Joseph Mallord William TurnerWoman with a Mirror, after Titian 1802

Share this artwork

Artwork details

Artist
Title
Woman with a Mirror, after Titian
From Studies in the Louvre Sketchbook
Turner Bequest LXXII
Date 1802
MediumGraphite on paper
Dimensionssupport: 128 x 114 mm
Collection
Tate
Acquisition Accepted by the nation as part of the Turner Bequest 1856
Reference
D04301
Turner Bequest LXXII 25
View this artwork by appointment, at Tate Britain's Prints and Drawings Rooms

Catalogue entry

Joseph Mallord William Turner 1775–1851
Folio 25 Recto:
Woman with a Mirror, after Titian 1802
D04301
Turner Bequest LXXII 25
Watercolour over pencil on white wove paper prepared with a pale reddish brown wash, 128 x 114 mm
Inscribed by John Ruskin in red ink ‘25’ bottom right
Stamped in black ‘LXXII–25’ bottom right
 
Accepted by the nation as part of the Turner Bequest 1856
This famous and tantalising picture, an early work by Titian (Tiziano Vecelli circa 1477–1576), was in the Gonzaga collection in Mantua and that of Charles I, and possibly also that of the painter Anthony Van Dyck, in London. It was bought by Louis XIV in 1662. Among the Louvre’s collections it was almost as legendary as the Concert-champêtre, then also believed to be by Titian – see folios 56 verso–57 of this sketchbook (D04347–D04348) for Turner’s copy – and with which it shares common themes. Possibly depicting a courtesan with her lover, its strongest appeal to the Romantic mind was as a portrait. In Turner’s day it was thought to depict Titian himself with his mistress and it has since been associated with Alfonso d’Este of Ferrara and Laura de’Dianti, or more recently with Federico Gonzaga and Isabella Boschetti. However, such identifications add little to a work likely to be an allegory of love and the transience of beauty.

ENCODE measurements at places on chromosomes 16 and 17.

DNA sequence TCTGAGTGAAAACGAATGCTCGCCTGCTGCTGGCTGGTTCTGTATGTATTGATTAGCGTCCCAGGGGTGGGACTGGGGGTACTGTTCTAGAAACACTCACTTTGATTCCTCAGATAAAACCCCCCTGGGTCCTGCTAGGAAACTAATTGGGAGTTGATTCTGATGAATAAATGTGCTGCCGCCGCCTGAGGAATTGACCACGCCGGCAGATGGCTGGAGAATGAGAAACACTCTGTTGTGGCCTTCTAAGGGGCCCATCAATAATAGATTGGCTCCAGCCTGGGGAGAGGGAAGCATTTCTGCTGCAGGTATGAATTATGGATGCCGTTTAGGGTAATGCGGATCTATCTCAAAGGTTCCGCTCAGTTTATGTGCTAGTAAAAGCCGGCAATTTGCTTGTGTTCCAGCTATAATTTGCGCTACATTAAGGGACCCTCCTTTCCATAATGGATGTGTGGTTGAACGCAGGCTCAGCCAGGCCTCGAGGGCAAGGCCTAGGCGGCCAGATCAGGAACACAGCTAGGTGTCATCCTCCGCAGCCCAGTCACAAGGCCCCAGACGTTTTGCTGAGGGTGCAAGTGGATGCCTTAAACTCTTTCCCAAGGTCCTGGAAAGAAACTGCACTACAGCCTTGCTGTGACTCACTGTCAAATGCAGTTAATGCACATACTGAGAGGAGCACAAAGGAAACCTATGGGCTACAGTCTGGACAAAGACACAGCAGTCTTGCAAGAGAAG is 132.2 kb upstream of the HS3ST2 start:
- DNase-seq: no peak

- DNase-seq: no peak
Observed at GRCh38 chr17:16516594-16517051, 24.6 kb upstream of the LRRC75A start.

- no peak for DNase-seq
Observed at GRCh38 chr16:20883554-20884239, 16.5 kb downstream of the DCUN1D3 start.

It is no surprise that Turner sought this picture out. See the introduction to this sketchbook for Joseph Farington’s diary note that he found the picture suddenly placed in the Louvre’s Grande Galerie on 18 September 1802. Two days earlier Farington and Benjamin West had been able to study it ‘in a back place partitioned off’, under the supervision of an attendant. Farington thought it ‘exceeds in beauty, simplicity, breadth and every other requisite any portrait that I have ever seen ... When examined near it seems the perfection of painting, there is melting softness and beauty in rendering the tints that is exquisite’.1 For Turner’s own comments see chiefly folio 24 of this sketchbook (D04300). His copy fills two thirds of the page, the right and lower areas being used for testing his watercolour palette. Turner made a special point of copying the Louvre’s Titians in colour – see especially his copies of the Entombment and Christ Crowned with Thorns, folios 32 and 52 (D04315, D04340) – as well as the Concert-champêtre. Together with his extensive colour notes, evidence of his special interest in Titian comes from Farington, who joined him in viewing the painter’s Supper at Emmaus in ‘a back room’ on 7 October.2 There was apparently no opportunity to copy or comment on that work. Farington had, however, perhaps seen Turner working on his copy of the Concert-champêtre two days earlier.3

David Blayney Brown
July 2005

1
Kenneth Garlick and Angus Macintyre eds., The Diary of Joseph Farington, vol.V, New Haven and London 1979, p.1855 (16 September 1802).
2
Ibid., p.1907.
3
Ibid., p.1901.

About this artwork